Thursday, February 04, 2010

The slow ride down

Ann Curry got stuck in an elevator at the New York Times building the other day, but she and her fellow shut-ins spent the time tweeting about it. It always helps to have your cell phone on you.

I got stuck in an elevator in New York once in the mid-90s. Well, I don't know if "stuck" is the right word, because we kept moving -- only at a insanely slow pace. During summer break from college, my friend Mia spent the summer in New York taking some acting workshops (I think) at NYU. We'd occasionally hang out, and on one afternoon, we went to the observation deck of the World Trade Center. On the way down, instead of the rapid blur of floor numbers flashing on the digital display, we got clear, long-lasting numerals for seconds at a time. Instead of whooshing down the dozens of floors to the lobby, we descended slowly but surely, as if being lowered by rope down a cliff.

The elevator operator assured us we were safe, but then explained that this had happened before --and it wasn't going to get better until the ride ended. And these elevators to the observation deck had only two stops -- lobby and roof, essentially. There were no other options, no other floors to select to try to jump-start the high-speed gear.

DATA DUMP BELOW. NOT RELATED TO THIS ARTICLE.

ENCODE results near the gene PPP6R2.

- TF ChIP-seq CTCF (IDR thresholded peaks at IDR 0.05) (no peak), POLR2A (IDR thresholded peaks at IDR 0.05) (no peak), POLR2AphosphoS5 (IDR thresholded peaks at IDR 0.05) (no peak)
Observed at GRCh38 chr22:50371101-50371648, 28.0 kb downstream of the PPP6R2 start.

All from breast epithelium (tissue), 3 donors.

So a ride that would normally take 45 seconds (wild guess) took 45 minutes (roughly accurate recall). Thankfully, the elevator wasn't crowded and we all had ample personal space. It was a friendly bunch and we chatted as we watched the floors slowly tick away. But this being the mid-'90s, we didn't have cell phones. Even if we did, they wouldn't have had texting or cameras (and I must not have had mine that day, because I don't believe I have any shots of the view from the top). Of course, we also didn't have Twitter and Facebook to which to upload any images.

Once we finally reached the lobby, we probably clapped or let out a mild cheer as the doors opened and we stepped out. With smiles, we turned and headed in our separate directions, out into the warm sunshine of Lower Manhattan.

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